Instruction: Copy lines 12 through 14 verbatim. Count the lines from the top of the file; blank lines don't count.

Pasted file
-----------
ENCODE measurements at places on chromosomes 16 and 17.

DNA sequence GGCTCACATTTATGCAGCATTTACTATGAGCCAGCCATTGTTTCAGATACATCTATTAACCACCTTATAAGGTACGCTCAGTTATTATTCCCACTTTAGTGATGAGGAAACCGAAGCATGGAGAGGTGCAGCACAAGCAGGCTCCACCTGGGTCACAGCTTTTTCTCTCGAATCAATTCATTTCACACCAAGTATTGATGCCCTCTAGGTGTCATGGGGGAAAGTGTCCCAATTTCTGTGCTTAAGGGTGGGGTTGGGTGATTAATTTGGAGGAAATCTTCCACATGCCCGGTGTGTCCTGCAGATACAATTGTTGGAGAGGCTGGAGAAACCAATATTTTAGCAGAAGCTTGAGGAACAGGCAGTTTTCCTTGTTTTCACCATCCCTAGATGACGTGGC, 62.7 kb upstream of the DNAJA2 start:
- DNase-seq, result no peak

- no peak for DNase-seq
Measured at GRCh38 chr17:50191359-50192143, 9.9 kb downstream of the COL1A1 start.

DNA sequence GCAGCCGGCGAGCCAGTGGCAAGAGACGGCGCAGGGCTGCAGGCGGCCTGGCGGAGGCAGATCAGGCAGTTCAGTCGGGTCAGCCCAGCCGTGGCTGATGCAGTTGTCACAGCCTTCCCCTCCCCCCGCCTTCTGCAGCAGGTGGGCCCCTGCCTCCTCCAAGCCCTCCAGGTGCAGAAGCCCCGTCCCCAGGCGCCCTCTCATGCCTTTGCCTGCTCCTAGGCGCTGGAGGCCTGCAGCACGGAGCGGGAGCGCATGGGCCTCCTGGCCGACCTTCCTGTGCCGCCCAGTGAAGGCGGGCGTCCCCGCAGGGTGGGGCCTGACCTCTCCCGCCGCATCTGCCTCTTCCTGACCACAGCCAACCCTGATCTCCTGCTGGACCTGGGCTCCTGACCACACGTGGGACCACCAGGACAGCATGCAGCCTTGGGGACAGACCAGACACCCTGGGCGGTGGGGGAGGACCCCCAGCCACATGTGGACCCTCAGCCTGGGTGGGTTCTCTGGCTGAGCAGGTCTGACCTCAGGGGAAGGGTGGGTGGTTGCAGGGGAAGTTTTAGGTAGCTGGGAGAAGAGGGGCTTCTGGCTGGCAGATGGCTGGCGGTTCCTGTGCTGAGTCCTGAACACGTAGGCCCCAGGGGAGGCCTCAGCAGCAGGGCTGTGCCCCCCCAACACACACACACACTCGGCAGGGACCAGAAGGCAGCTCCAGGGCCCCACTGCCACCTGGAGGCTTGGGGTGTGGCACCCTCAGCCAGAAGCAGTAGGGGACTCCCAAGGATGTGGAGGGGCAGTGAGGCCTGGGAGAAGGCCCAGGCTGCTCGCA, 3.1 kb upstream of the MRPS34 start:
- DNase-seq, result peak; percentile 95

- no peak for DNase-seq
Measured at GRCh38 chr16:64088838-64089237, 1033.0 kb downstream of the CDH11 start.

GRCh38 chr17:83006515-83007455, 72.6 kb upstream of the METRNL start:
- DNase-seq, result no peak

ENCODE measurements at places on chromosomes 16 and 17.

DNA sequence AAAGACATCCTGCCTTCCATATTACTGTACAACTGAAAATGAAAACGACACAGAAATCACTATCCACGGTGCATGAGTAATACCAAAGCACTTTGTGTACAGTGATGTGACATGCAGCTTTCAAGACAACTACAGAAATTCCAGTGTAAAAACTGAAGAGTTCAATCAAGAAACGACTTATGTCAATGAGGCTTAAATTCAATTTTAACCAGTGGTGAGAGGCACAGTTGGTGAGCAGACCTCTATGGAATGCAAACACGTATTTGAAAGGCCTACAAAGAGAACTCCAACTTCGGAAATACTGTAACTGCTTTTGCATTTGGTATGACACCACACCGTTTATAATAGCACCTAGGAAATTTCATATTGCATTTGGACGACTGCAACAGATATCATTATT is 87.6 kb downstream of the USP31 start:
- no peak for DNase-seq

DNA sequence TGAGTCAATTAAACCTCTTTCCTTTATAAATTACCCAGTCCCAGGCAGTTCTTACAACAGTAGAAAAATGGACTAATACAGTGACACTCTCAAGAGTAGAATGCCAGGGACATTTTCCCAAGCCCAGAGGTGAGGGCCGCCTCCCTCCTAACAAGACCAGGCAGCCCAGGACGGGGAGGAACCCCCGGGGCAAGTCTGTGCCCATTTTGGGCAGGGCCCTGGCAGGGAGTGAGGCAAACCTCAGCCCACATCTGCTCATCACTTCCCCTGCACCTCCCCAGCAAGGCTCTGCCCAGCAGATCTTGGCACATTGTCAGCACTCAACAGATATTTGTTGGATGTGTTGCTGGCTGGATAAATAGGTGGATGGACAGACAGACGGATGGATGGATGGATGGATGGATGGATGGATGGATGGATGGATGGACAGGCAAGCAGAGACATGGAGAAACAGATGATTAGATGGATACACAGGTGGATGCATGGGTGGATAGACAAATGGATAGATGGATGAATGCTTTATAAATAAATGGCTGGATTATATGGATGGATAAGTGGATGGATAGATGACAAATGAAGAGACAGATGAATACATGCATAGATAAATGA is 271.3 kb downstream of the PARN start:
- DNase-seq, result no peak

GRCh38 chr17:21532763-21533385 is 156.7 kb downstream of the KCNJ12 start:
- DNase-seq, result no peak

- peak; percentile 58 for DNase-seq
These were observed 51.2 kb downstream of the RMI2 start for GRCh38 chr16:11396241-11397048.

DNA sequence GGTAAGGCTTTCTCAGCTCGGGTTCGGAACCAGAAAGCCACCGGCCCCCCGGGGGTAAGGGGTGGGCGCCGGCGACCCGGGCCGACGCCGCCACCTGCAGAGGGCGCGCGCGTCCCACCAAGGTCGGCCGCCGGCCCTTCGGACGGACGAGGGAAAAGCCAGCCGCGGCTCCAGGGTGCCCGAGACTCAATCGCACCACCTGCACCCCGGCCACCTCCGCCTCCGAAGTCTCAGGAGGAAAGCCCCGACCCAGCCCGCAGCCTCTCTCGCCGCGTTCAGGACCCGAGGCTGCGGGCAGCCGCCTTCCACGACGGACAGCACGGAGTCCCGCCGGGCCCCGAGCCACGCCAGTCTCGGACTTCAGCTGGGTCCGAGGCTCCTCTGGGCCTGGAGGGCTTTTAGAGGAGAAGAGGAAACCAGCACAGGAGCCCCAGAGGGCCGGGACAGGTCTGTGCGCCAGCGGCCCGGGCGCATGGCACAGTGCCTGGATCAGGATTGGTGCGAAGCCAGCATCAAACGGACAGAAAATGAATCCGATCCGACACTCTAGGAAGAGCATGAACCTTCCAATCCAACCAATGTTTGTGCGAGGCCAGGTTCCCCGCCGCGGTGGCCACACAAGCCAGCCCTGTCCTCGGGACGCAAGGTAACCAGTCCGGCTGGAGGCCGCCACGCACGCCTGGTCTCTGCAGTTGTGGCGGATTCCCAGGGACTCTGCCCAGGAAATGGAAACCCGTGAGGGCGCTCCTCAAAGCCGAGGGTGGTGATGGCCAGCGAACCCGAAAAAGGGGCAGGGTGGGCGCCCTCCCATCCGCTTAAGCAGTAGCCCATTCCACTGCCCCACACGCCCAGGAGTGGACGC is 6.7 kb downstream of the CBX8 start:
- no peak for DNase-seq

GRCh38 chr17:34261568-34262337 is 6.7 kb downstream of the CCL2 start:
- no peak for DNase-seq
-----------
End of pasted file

ENCODE measurements at places on chromosomes 16 and 17.

DNA sequence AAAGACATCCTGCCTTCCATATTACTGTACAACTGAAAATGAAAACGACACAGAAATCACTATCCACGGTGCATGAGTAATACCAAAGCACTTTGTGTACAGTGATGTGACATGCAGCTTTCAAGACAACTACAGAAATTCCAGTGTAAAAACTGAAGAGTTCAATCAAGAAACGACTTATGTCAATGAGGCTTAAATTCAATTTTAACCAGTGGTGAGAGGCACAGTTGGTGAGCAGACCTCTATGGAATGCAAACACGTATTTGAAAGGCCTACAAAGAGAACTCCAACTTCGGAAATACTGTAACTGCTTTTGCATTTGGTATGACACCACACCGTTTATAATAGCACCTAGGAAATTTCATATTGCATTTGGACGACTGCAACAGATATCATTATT is 87.6 kb downstream of the USP31 start:
- no peak for DNase-seq